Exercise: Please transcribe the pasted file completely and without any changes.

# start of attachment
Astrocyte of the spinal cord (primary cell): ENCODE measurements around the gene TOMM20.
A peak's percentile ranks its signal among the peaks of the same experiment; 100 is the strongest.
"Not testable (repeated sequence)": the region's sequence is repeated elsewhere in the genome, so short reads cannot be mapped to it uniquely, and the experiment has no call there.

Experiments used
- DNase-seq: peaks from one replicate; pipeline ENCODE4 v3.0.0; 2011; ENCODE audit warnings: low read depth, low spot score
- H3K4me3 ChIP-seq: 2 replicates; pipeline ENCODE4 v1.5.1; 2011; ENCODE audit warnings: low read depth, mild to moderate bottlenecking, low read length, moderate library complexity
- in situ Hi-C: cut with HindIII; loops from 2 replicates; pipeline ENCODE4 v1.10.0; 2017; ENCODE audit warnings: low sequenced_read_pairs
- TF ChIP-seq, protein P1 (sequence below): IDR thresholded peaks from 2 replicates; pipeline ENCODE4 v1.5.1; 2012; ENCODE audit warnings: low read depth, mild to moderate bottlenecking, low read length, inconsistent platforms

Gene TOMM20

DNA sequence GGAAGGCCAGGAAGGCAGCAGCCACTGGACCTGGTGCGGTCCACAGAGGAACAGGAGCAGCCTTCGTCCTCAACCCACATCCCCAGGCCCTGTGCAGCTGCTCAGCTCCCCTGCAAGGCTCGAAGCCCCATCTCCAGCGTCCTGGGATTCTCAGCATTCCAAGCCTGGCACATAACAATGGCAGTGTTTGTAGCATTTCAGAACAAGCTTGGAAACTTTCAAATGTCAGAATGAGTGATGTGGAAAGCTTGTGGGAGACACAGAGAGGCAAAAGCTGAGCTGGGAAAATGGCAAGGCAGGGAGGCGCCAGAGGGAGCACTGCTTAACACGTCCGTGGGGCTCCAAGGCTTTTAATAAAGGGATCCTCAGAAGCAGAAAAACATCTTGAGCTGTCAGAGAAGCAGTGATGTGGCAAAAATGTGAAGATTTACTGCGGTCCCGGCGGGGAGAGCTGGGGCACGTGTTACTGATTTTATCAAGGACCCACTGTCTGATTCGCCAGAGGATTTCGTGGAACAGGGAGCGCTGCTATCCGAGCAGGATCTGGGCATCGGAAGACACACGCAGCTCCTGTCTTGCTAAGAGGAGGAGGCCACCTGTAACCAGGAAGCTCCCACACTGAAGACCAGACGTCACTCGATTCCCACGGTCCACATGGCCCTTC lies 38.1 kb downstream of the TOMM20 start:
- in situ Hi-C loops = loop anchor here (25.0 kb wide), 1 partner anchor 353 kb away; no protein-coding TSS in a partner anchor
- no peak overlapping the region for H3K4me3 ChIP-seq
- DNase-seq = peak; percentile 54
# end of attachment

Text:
Astrocyte of the spinal cord (primary cell): ENCODE measurements around the gene TOMM20.
A peak's percentile ranks its signal among the peaks of the same experiment; 100 is the strongest.
"Not testable (repeated sequence)": the region's sequence is repeated elsewhere in the genome, so short reads cannot be mapped to it uniquely, and the experiment has no call there.

Experiments used
- DNase-seq: peaks from one replicate; pipeline ENCODE4 v3.0.0; 2011; ENCODE audit warnings: low read depth, low spot score
- H3K4me3 ChIP-seq: 2 replicates; pipeline ENCODE4 v1.5.1; 2011; ENCODE audit warnings: low read depth, mild to moderate bottlenecking, low read length, moderate library complexity
- in situ Hi-C: cut with HindIII; loops from 2 replicates; pipeline ENCODE4 v1.10.0; 2017; ENCODE audit warnings: low sequenced_read_pairs
- TF ChIP-seq, protein P1 (sequence below): IDR thresholded peaks from 2 replicates; pipeline ENCODE4 v1.5.1; 2012; ENCODE audit warnings: low read depth, mild to moderate bottlenecking, low read length, inconsistent platforms

Gene TOMM20

DNA sequence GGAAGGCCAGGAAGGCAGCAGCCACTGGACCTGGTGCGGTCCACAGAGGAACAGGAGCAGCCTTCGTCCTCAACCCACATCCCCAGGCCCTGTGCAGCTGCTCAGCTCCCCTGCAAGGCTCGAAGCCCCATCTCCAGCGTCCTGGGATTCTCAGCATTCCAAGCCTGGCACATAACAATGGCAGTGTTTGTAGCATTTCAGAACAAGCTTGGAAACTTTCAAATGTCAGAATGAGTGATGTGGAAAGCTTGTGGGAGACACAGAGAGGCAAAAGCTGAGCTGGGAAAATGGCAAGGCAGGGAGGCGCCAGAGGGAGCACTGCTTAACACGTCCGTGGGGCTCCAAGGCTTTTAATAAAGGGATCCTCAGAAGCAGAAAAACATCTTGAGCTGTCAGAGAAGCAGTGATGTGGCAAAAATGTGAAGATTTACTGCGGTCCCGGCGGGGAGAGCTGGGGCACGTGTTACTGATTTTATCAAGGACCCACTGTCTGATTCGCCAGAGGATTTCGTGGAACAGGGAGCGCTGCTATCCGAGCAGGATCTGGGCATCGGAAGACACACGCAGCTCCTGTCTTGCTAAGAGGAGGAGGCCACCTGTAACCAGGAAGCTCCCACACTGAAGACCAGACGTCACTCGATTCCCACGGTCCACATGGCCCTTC lies 38.1 kb downstream of the TOMM20 start:
- in situ Hi-C loops = loop anchor here (25.0 kb wide), 1 partner anchor 353 kb away; no protein-coding TSS in a partner anchor
- no peak overlapping the region for H3K4me3 ChIP-seq
- DNase-seq = peak; percentile 54